POGO Alumnus: NF-POGO-AWI Shipboard Training (NoSoAT), 2015“Africa suffers a brain drain and the reason is simple: A lot of the continent’s young talented scientists would rather emigrate to the North to fully develop their research career and contribute significantly to addressing challenges that are outside of the African continent rather than remain on the continent and face career uncertainties. Personally, I recount how I got frustrated as a young returnee marine scientist to Ghana who had gone to train in one of the best marine research laboratories in the world, the Moss Landing Marine Laboratories in the United States of America.”Read full testimonial here.

Africa suffers a brain drain and the reason is simple: A lot of the continent’s young talented scientists would rather emigrate to the North to fully develop their research career and contribute significantly to addressing challenges that are outside of the African continent rather than remain on the continent and face career uncertainties. Personally, I recount how I got frustrated as a young returnee marine scientist to Ghana who had gone to train in one of the best marine research laboratories in the world, the Moss Landing Marine Laboratories in the United States of America. I always remembered the well-resourced laboratory of my PhD supervisor and how as a student I enjoyed using his facilities for research. Unfortunately, this was not the situation back home.  I soon came to the realization that a successful career in ocean sciences in Ghana must be accompanied by opportunity hunt. I needed opportunities that would further strengthen my capacity, increase my visibility, and connect me to   like-minded people. I understood that as an early career scientist, I desperately needed such an opportunity to progress to the next phase of my career. It was through my usual opportunities hunts that I came across the POGO call to train young marine scientists through the North South Atlantic (NoSoAT) Floating Summer School aboard one of the best research vessels in the world, the Polarstern. In fact, this call had all the three key elements I wanted in an opportunity, i.e capacity building, increase visibility and networking! It was a must that I participated in this summer school and so when I got the news that I was among the lucky 30 young scientists selected to participate in the NoSoAT summer school, I felt a major milestone of my career had been reached. NoSoAT made me a more confident oceanographer, open my eyes to several opportunities in oceanography, connected me to young and experienced marine scientists and more importantly put me on the globe. Through NoSoAT, I became a member of my first vibrant early career network NANO for which I am now the country coordinator of its global project on Deoxygenation, acidification, and productivity of the ocean. I also got the opportunity to participate in POGO’s OpenMOD project and afterwards, got my university to become registered as a POGO member institution. I have also been given a rare opportunity to serve as a trustee on the POGO Board and leading the POGO working group BIOTTA, that would build capacity in ocean acidification monitoring in the Gulf of Guinea.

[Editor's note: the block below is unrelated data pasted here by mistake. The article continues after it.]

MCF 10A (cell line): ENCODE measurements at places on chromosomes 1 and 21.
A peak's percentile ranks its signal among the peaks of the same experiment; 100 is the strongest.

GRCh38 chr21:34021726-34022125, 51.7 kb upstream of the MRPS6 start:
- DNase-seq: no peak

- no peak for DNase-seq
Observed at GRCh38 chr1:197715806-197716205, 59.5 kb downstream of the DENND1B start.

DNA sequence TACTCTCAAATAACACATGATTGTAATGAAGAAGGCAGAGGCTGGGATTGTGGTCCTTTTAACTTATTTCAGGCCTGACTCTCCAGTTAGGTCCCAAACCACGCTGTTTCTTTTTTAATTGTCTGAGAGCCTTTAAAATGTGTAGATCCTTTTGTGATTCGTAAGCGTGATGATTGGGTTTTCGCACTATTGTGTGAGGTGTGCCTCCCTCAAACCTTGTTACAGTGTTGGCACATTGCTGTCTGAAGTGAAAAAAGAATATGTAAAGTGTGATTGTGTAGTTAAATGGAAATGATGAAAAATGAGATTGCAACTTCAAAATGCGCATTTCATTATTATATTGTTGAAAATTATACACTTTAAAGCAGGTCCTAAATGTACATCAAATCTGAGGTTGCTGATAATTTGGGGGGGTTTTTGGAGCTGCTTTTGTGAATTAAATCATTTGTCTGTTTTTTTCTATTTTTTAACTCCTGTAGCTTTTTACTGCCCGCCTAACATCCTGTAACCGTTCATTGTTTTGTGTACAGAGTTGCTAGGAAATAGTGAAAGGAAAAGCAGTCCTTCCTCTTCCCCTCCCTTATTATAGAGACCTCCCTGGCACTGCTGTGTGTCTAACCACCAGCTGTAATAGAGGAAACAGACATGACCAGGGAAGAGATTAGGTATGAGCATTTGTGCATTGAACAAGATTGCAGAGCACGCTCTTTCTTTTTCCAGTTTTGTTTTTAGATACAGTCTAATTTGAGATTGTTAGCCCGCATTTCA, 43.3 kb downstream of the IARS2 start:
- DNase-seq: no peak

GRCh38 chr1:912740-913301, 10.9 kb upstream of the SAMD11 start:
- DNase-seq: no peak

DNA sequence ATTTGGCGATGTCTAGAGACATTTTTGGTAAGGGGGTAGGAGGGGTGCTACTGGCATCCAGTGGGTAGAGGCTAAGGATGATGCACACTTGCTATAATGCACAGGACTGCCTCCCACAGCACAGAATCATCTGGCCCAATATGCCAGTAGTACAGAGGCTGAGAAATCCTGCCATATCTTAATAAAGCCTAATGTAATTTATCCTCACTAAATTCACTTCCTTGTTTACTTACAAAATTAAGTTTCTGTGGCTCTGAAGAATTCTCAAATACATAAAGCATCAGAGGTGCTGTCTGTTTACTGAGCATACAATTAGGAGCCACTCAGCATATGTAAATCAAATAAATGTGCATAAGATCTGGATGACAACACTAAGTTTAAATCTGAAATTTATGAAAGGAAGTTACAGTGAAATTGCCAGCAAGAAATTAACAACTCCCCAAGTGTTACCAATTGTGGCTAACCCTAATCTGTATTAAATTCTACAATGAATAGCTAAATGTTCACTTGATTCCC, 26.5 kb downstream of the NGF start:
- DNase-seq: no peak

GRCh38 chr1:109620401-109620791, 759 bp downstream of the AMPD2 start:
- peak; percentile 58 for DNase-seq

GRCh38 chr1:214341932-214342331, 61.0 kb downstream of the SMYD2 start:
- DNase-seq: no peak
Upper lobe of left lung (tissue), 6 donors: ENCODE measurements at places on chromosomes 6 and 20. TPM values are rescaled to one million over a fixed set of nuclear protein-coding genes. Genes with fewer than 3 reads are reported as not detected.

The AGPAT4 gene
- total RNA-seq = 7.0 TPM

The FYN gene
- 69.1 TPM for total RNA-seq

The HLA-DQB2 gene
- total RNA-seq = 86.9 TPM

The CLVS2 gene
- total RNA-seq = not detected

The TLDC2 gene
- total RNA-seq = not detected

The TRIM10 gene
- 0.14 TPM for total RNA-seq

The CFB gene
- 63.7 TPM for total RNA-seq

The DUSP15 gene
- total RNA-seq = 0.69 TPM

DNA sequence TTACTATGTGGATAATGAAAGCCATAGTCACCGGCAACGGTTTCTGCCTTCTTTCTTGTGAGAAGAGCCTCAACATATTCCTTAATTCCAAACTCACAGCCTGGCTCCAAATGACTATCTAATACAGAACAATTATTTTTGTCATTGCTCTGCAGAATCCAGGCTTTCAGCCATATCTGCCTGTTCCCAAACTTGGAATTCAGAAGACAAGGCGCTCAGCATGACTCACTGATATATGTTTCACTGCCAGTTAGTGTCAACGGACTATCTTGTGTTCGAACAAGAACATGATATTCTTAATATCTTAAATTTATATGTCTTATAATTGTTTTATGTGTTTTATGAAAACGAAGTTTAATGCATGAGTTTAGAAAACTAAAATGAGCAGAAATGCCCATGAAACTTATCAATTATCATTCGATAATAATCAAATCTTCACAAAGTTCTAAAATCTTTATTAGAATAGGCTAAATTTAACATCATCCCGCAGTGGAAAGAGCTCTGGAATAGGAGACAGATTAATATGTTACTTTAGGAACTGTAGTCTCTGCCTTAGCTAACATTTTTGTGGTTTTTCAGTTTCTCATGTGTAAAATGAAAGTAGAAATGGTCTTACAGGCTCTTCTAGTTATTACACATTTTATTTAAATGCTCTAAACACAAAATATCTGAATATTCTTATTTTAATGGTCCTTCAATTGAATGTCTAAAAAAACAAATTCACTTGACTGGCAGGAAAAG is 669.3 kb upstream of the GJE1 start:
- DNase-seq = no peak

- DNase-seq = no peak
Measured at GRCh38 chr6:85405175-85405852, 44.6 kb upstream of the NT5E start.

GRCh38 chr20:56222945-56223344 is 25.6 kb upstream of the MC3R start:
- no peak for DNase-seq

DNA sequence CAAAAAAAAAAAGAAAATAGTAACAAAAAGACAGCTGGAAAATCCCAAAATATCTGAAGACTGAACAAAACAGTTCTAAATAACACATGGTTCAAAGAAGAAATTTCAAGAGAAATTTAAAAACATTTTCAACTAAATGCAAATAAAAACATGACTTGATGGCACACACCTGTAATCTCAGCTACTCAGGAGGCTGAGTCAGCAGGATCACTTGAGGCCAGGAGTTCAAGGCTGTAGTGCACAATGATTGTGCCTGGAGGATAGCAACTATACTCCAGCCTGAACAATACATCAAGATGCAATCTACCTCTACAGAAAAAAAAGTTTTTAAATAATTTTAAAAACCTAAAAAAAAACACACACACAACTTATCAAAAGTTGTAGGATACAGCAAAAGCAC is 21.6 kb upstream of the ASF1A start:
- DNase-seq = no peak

Thanks to NoSoAT, I am an empowered woman ocean scientist right here on my continent of Africa. I have recommended POGO opportunities to many young marine scientists from Ghana and I would continue to do so every time I see such opportunities.

 

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